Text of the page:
Highly Electrified Vehicles and Infrastructure Connectivity with Common Micro-Grids – Phase II

NCMS Project #: 141043

Problem: Losing power is an inconvenience when it is for a short period of time.  An extended loss of power is devastating.  Critical infrastructure such as power plants, emergency responders, medical centers and critical care facilities need to have power to operate.  Excessive fuel usage, high levels of generator maintenance, lack of reliability and the logistical burden associated with the current systems for portable, on-site power generation.  These portable generators are heavy and cumbersome to transport.  They create a sustainment challenge because the generators need to be sized for the maximum peak load at each location creating overcapacity.  

Benefit: The DC/AC power converter is being designed to be two-man liftable, portable, networkable, cyber secure, and micro grid capable.  The dual use includes systems that have value for the trucking industry, as well as homeland security defense/disaster recovery due to the ability to provide quick restoration of electrical power.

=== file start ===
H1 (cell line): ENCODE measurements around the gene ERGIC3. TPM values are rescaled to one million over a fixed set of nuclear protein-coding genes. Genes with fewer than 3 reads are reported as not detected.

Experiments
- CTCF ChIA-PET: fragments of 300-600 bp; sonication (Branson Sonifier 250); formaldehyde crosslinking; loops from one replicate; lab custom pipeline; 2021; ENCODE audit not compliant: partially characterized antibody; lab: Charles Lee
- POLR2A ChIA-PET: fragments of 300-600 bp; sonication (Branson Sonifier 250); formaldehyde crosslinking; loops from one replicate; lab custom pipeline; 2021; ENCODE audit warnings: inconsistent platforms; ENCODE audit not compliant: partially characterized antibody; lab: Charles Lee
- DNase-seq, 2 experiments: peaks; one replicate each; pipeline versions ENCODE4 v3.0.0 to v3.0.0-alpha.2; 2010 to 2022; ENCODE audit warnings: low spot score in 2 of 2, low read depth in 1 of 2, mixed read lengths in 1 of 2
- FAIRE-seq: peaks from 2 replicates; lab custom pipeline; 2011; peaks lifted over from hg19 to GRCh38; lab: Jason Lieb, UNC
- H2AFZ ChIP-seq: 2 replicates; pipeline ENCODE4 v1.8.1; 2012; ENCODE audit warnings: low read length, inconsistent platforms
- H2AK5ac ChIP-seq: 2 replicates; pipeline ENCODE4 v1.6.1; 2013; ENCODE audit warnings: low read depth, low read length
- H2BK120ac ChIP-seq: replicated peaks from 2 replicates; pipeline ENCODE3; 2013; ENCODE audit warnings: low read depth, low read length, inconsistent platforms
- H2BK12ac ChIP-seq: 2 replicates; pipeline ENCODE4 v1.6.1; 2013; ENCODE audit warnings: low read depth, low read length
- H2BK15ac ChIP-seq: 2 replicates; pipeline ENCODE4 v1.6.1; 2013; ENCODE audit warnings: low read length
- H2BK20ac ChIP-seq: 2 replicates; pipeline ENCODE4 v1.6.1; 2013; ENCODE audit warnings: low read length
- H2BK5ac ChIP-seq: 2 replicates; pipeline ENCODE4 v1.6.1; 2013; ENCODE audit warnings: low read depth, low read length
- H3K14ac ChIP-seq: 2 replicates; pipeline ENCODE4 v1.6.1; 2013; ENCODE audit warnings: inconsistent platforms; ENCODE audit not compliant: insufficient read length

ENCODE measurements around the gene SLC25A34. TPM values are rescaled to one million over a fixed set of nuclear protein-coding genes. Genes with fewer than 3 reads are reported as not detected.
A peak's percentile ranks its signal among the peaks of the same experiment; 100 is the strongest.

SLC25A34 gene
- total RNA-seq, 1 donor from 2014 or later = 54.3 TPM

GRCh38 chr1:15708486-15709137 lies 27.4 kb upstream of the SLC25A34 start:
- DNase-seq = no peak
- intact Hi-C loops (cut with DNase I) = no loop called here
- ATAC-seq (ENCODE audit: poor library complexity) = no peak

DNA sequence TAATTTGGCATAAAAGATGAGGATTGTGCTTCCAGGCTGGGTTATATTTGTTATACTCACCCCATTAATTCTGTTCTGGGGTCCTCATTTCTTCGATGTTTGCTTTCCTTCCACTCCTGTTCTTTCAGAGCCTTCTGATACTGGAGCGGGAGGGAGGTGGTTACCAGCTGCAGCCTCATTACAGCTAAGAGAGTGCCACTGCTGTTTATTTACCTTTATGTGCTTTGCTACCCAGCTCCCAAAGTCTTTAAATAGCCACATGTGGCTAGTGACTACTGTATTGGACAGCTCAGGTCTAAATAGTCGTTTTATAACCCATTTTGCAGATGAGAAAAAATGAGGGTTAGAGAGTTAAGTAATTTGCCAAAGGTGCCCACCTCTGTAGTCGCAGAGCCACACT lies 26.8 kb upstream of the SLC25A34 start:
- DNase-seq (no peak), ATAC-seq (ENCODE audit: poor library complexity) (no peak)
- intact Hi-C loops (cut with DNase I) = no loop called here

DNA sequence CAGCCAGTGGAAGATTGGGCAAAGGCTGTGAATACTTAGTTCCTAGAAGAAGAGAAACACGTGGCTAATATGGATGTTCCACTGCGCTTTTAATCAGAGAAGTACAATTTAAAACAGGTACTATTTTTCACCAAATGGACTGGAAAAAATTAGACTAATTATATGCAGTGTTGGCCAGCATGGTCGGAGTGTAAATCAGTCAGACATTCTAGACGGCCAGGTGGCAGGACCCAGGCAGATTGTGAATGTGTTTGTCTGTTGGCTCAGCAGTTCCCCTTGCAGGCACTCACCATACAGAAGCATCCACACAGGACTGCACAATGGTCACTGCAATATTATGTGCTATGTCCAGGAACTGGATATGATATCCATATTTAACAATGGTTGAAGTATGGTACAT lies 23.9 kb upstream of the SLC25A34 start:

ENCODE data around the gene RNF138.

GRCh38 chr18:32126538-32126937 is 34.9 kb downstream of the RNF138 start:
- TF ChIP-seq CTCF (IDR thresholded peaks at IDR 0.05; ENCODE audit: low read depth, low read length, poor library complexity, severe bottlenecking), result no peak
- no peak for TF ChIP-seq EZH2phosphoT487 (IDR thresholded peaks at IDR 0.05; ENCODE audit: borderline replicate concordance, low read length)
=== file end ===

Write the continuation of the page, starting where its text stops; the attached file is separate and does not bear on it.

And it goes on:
Solution/Approach: Phase II project will build on the past lessons and incorporate advanced electronics and technologies (such as silicon carbide-based electronics) to reduce the component size and weight for the micro grid components to a maximum of two-man liftable.  It will to assess electrified vehicle components and two-man lift-able networkable, cyber secure, and micro grids to support electrical requirements in an enterprise setting for world-wide deployment and inherent capabilities to work in disconnected environments.

Impact on Warfighter:

  • Reduce overall maintenance and sustainment costs
  • Provide power in remote locations and austere conditions
  • Increase warfighter readiness and reliability

DOD Participation:

  • U.S. Army Ground Vehicle Systems Center (GVSC)

Industry Participation:

  • Eaton Corporation
  • NCMS

Benefit Area(s):

  • Cost savings
  • Positive environmental impact
  • Safety
  • Improved readiness
  • Energy efficiency
  • Reliability improvement

Focus Area:

  • Energy, environmental, health, and safety